Knights Of The Lion

The Knights Templar were a religious order of knighthood established at the time of the Crusades that grew in wealth and power through banking and military conquest. Eventually destroyed by King Philip IV of France, the order allegedly introduced esoteric knowledge from the Middle East into Europe considered blasphemous by the Church.

During the Renaissance, these guarded alchemical secrets were symbolically encoded into various forms of literature by certain occult secret societies. More from Robert Sepehr, author and anthropologist.




 

Legendary Race Of Little People

Cultures around the word speak of a legendary race of Little People. Here, Robert Sepehr describes the many stories of these leprechauns and how the stories bear similarities regardless of where you go. Sepehr is an anthropologist and author.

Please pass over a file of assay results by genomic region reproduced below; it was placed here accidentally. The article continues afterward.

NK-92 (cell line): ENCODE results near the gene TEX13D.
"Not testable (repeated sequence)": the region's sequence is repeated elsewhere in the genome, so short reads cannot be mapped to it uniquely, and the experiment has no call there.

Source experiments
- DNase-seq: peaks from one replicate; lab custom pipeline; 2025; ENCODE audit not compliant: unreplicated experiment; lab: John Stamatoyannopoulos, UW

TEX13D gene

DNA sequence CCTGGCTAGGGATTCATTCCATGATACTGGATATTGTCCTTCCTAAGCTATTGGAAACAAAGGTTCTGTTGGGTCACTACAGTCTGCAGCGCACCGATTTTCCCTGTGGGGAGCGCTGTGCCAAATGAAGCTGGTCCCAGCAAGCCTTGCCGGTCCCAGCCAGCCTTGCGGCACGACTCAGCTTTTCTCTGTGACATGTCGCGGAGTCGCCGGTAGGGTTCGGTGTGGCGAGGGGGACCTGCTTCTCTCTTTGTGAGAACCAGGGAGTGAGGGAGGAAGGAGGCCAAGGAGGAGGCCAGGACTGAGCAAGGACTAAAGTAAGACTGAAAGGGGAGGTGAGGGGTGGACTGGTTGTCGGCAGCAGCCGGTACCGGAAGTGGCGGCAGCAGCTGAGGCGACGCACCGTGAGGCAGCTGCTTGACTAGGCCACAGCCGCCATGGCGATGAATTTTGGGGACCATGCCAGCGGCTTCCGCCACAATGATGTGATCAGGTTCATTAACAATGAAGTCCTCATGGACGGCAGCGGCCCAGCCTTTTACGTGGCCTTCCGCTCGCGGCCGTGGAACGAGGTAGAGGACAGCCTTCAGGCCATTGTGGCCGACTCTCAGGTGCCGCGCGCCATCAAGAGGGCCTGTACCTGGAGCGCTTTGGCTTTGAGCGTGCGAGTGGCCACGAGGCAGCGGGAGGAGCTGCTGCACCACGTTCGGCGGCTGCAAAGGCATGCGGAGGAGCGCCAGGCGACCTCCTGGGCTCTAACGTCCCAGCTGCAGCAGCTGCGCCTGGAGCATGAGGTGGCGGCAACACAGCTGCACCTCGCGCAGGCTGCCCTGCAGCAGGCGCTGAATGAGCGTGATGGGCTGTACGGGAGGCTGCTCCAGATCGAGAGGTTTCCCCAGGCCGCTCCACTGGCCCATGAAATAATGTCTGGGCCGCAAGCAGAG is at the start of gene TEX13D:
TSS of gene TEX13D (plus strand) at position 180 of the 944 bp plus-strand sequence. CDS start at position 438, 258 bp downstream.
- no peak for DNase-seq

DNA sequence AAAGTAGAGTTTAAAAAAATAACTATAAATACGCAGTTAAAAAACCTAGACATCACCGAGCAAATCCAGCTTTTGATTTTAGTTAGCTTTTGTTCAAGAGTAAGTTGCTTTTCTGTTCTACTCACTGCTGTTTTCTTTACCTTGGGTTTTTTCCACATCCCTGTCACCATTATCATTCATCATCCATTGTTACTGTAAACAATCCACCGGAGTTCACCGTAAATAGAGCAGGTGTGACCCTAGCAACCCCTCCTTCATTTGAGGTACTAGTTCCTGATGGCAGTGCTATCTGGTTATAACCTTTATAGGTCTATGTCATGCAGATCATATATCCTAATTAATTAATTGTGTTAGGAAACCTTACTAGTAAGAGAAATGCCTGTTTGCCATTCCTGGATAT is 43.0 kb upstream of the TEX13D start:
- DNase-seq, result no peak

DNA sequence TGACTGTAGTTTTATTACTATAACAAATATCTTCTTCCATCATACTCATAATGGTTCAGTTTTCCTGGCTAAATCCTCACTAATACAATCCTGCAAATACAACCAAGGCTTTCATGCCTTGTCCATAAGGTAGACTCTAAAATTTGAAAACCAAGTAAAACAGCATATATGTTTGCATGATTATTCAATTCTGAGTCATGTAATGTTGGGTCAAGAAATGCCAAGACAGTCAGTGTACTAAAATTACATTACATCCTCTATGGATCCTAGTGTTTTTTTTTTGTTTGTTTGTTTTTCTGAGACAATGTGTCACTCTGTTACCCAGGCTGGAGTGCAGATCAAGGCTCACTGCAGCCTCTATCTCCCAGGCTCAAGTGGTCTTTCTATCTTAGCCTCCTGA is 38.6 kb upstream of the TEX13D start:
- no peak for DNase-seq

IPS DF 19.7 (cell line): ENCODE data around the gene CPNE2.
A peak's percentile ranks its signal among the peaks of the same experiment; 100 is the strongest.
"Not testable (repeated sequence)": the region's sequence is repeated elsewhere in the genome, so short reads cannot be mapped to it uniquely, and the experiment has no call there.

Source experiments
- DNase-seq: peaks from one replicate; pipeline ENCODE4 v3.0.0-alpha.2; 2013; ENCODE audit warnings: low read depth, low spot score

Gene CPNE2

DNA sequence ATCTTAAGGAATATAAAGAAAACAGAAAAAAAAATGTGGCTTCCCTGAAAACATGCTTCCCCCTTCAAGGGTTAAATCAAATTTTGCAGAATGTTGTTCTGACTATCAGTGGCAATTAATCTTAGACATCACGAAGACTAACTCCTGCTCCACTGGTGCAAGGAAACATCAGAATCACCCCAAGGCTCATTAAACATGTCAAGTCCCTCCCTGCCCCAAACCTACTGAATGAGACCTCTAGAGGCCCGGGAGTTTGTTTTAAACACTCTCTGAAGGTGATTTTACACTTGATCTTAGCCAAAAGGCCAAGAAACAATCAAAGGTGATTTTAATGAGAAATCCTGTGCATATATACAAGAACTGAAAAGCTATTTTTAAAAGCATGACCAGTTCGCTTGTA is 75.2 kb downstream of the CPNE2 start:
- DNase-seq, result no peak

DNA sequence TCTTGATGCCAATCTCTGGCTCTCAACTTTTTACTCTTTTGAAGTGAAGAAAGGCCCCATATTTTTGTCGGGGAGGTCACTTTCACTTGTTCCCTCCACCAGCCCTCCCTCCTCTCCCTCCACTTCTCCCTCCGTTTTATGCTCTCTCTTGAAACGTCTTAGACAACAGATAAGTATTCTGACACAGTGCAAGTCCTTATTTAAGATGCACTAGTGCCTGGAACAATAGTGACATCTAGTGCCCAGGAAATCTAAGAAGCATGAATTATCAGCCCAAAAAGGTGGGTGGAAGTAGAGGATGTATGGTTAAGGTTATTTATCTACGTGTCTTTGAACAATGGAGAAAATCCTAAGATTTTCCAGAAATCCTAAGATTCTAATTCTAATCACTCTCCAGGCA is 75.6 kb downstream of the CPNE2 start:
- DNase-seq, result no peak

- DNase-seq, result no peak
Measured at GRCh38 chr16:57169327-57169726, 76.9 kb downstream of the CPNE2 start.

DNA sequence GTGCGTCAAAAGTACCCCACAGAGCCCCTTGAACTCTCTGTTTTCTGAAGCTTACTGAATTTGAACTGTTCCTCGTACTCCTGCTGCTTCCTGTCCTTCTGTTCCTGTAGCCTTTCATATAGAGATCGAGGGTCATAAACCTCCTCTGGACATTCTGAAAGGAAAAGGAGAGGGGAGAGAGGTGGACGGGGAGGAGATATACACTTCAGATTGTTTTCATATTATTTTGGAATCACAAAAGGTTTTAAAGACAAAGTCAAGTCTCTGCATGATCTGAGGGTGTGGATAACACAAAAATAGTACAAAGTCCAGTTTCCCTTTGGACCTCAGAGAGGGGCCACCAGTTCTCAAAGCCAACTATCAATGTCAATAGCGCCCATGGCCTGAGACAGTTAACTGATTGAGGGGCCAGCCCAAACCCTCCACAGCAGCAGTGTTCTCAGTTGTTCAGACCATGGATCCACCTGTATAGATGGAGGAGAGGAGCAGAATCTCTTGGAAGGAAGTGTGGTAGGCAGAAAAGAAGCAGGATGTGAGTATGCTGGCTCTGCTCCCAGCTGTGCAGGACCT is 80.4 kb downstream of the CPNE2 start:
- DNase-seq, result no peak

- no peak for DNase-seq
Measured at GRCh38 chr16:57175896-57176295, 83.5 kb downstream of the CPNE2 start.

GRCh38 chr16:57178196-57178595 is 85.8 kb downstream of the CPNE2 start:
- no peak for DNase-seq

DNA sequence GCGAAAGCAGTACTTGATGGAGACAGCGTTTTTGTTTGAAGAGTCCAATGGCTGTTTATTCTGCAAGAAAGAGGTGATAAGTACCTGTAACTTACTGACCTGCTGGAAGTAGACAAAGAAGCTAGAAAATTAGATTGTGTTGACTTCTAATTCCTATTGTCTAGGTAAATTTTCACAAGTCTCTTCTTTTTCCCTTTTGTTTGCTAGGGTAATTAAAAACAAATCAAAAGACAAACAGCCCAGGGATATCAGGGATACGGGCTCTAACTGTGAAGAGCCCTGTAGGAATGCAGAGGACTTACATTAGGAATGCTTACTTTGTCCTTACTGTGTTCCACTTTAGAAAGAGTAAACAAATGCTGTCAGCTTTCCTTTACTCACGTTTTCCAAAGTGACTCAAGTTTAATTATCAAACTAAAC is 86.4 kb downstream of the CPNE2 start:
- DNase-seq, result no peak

White Giants Of The New World

Rober Sepehr, author and anthropologist, introduces us to the legend of the Phoenix, early mystics and the land of Phoenicia. These places, seers and symbols have a connection to Christianity, as they serve to embody the Resurrection. But they also bear a relationship to the palm tree, and to various ancient gods, including Adonis in Greek mythology and older gods from Sumeria.  The red-plumed Phoenix was revered as well in ancient China and Korea.

This tale takes us to the founding of Carthage, which later battled with Rome. Ancient DNA studies show, though, that the Phoenicians from Carthage shared a European heritage with the Romans. Phoenician symbols turned up in Viking lore, and also appeared across present-day Great Britain. These symbols even surfaced in early North America, notably at Mystery Hill in New Hampshire. Native tribesmen across North America have tales and legends of giants that once traversed the New World. How might the Phoenicians figure into these stories and legends?




 

 

 

The Muses Of Apollo